The Times

Rosie Taylor

Gerry Gajadharsingh writes:

“I have blogged about this before, but this is too important an issue to not emphasise the point. So, it’s another un-intended consequence of UK health policy. All those commercial drinks companies out there are probably pulling their hair out! Imagine that, drinking diet drinks (with artificial sweeteners) is more harmful than drinking drinks with lots of sugar, who would have thought, actually I would and have done so for many years.

 The science is out there, sadly many people are simply too busy to read it or to understand it. But it’s no excuse for companies who have the resources to properly research their products nor for the government to go with the flow and enact laws that may end up causing more problems in the long term.”

They have been touted as the healthy option for decades, but a study suggests that two diet drinks a day could significantly increase the risk of dying early.

Consuming artificially sweetened drinks every day increased the chance of dying young by about a quarter, a study of more than 450,000 people in Europe found.

The research, led by the International Agency for Research on Cancer, found an association between at least one glass of any kind of soft drink a day and early death. However, in what they called a striking finding, both artificially sweetened and sugary soft drinks appeared to have a significant association with poor heart health.

The research is the third study this year and the largest to date to find links between diet drinks and early death. It followed participants with an average age of 51 for about 16 years, during which time more than 41,000 died.

Researchers found that death rates from any cause were 26 per cent higher among people who had two or more diet drinks a day, compared with those who drank less than one a month. Rates were 8 per cent higher among those who drank full-sugar soft drinks twice daily. The findings were adjusted to take account of participants’ weight, activity and diet.

Neil Murphy, who led the study, said: “The striking observation in our study was that we found positive associations for both sugar-sweetened and artificially sweetened soft drinks with risk of all-cause deaths.”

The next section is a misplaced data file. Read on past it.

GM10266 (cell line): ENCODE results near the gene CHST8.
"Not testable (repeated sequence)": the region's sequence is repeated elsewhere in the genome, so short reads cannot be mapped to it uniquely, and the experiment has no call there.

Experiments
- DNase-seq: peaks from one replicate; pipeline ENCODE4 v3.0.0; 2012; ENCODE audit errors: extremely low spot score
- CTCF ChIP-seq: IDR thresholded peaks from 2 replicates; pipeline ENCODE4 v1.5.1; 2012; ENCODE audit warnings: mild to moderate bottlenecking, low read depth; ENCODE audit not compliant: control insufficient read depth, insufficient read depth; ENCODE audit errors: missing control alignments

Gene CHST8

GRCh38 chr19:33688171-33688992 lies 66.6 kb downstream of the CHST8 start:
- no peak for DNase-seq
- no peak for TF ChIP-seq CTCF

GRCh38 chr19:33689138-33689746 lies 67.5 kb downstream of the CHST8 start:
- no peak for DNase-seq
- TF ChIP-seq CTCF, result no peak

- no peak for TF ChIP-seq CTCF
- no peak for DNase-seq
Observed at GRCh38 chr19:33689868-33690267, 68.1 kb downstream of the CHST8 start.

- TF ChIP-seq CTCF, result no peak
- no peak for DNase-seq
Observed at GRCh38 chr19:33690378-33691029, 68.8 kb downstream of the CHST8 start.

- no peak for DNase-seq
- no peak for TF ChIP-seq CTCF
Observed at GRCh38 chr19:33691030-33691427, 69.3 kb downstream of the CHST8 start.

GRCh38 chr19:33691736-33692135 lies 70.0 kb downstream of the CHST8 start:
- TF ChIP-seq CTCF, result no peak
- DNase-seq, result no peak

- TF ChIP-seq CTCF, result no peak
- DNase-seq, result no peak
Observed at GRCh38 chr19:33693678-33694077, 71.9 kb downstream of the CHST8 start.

He said it was unclear why there was such a strong association between diet drinks and early death, but previous studies suggested artificial sweeteners may trigger biological actions in the body in a similar way to sugar, such as increasing blood sugar and insulin levels. Researchers also suggested that it was possible people who were already overweight or unhealthy had switched to diet drinks, although the results showed the association persisted even among people of a healthy weight.

“Additional studies are now needed to examine the long-term health consequences of specific artificial sweeteners that are commonly used in soft drinks, such as aspartame and acesulfame potassium,” Dr Murphy said.

The introduction of the soft drink levy, known as the sugar tax in Britain last year, led many manufacturers to change the recipe of soft drinks to reduce their sugar content, often by replacing them with artificial sweeteners.

Dr Murphy said that evidence from his study and others suggested that people should avoid all types of soft drinks. “It would probably be prudent to limit consumption of all soft drinks and replace with a healthier alternative, such as water,” he said.

As the study was observational it could not prove whether drinks caused the early deaths. However, previous research has found similar links between high diet drink consumption and a greater risk of heart disease and stroke.

The latest research was published in the journal JAMA Internal Medicine to coincide with the European Society of Cardiology congress in Paris.

Mitchell Elkind, president-elect of the American Heart Association, said that people should “minimise or completely eliminate” consumption of both sugary and artificially sweetened soft drinks.

Gavin Partington, director general of the British Soft Drinks Association, said: “Soft drinks are safe to consume as part of a balanced diet. The soft drinks industry recognises it has a role to play in helping to tackle obesity, which is why we have led the way in calorie and sugar reduction.